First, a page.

Often, teachers will encounter students with different types of ADHD, such as inattentive ADHD and hyperactivity disorder. When working with students who are hyperactive or otherwise require further assistance, there are some successful techniques that have been laid out by the National Resource Center on ADHD, such as:

· Frequent feedback.

· Attention for positive behavior.

· Knowledge of how ADHD impacts self-esteem and self-efficacy.

· Make assignments clear.

· Allow time for movement breaks.

· Provide organizational tools.



Tips for Advocating for Your Child with ADHD


The trick to helping your child succeed in school is to successfully advocate for them and talk to the student’s teacher about what they need. While many teachers have worked with hyperactive children and students who display ADHD symptoms, you would be completely shocked at how many are still unaware of the majority of symptoms that often come with the neurodevelopmental disorder. It is beyond helpful to do extensive research or have an IEP Advocate that can help you through the process of obtaining the proper assistance and assessability knowledge that your child may require. A descriptive, all-encompassing plan in place will help your ADHD child tremendously in terms of educational success.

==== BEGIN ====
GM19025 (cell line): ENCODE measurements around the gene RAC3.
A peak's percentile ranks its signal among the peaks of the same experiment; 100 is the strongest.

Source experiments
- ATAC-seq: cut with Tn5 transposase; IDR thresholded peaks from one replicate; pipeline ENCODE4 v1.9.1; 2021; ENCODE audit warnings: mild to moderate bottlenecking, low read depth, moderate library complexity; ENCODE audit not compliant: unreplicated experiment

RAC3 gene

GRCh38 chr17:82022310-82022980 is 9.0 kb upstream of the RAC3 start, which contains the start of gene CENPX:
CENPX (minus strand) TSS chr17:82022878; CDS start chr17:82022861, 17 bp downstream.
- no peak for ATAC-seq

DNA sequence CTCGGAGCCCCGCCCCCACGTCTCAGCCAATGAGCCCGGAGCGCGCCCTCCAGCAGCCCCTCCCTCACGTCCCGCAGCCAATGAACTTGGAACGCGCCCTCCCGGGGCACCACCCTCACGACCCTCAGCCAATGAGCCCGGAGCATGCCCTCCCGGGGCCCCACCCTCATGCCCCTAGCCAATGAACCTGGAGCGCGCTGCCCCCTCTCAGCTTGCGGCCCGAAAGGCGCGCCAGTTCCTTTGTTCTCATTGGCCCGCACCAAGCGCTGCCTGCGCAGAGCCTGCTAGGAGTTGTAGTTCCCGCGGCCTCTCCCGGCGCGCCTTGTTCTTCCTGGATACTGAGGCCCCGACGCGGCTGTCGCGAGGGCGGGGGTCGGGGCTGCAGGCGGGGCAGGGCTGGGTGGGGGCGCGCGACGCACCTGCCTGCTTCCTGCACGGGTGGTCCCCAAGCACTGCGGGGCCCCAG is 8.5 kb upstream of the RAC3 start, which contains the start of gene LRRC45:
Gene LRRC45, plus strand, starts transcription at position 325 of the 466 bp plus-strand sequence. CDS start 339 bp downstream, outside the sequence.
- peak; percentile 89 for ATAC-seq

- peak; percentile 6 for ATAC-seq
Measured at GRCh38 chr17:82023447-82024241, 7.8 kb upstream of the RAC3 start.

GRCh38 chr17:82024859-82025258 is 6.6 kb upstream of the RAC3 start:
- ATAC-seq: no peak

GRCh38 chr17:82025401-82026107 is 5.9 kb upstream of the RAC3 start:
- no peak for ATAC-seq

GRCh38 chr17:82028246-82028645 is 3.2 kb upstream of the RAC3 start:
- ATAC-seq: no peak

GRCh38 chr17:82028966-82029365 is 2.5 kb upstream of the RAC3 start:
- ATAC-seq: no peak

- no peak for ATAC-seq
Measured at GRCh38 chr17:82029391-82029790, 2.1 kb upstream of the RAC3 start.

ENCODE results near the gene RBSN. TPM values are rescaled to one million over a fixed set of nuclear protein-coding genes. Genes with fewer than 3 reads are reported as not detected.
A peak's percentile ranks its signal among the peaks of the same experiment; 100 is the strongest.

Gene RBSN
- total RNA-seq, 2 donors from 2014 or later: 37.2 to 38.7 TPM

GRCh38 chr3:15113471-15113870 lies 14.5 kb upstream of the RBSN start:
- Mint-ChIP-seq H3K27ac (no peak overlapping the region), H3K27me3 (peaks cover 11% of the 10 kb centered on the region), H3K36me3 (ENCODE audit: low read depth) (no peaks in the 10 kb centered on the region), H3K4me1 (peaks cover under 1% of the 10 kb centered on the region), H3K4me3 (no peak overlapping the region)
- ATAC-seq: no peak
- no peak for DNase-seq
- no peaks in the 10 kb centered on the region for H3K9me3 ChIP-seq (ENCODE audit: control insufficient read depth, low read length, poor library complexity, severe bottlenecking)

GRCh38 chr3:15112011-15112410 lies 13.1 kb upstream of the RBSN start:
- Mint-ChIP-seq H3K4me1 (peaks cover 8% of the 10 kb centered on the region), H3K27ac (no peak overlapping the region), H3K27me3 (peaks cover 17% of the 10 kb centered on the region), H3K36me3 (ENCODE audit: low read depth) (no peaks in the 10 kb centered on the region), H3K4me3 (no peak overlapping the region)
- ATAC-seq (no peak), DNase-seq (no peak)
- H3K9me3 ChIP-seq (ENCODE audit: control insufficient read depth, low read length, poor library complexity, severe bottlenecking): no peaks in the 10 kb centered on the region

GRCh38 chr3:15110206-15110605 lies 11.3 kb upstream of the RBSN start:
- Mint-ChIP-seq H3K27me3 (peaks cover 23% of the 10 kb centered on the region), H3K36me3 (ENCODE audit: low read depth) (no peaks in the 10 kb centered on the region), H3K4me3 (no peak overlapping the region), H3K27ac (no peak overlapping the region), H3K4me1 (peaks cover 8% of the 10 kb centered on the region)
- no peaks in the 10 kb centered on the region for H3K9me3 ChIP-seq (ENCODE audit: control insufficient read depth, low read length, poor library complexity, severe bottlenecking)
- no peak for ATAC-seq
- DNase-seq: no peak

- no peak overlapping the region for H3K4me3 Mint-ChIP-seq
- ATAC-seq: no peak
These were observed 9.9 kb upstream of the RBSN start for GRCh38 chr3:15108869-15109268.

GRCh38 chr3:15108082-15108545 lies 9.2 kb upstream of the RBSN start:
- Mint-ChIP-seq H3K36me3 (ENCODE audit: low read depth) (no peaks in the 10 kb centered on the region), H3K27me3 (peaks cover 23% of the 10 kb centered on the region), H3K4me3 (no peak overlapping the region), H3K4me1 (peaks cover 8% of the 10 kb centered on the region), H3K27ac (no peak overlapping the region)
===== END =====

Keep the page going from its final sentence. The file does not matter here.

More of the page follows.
ADHD children are not lazy, they are not selfish, they don't lose things on purpose, become distracted, fidget around, pick at their fingers while in class because they are not paying attention, or intentionally act as if they do not respect their teacher. Nobody wants to be told that they keep making the same mistakes, but unfortunately, this invisible disorder continues to be misunderstood and underrepresented due to its stigma. The truth is, your student doesn't want to let others down - and they wish that they didn't. Accommodations and advocacy are extremely important. An overwhelming 32.3% of students diagnosed with ADHD drop out of high school (and this statistic doesn't even include those without a proper diagnosis). A big reason for this is due to the constant rejection they receive from others who don't see anything visually wrong, so don't understand, and also due to proper accommodations that were never set into place. It doesn't help that the disorder is called Attention Deficit Hyperactive Disorder. Not all who have ADHD even suffer from hyperactivity.


When it comes down to it, you know your child best, and working with the teacher and school will ensure the best accommodations and ADHD treatment possible and you must stand strong. For that reason, use the tips below when getting ready to talk to your student’s teacher about the best course of action for your child with ADHD.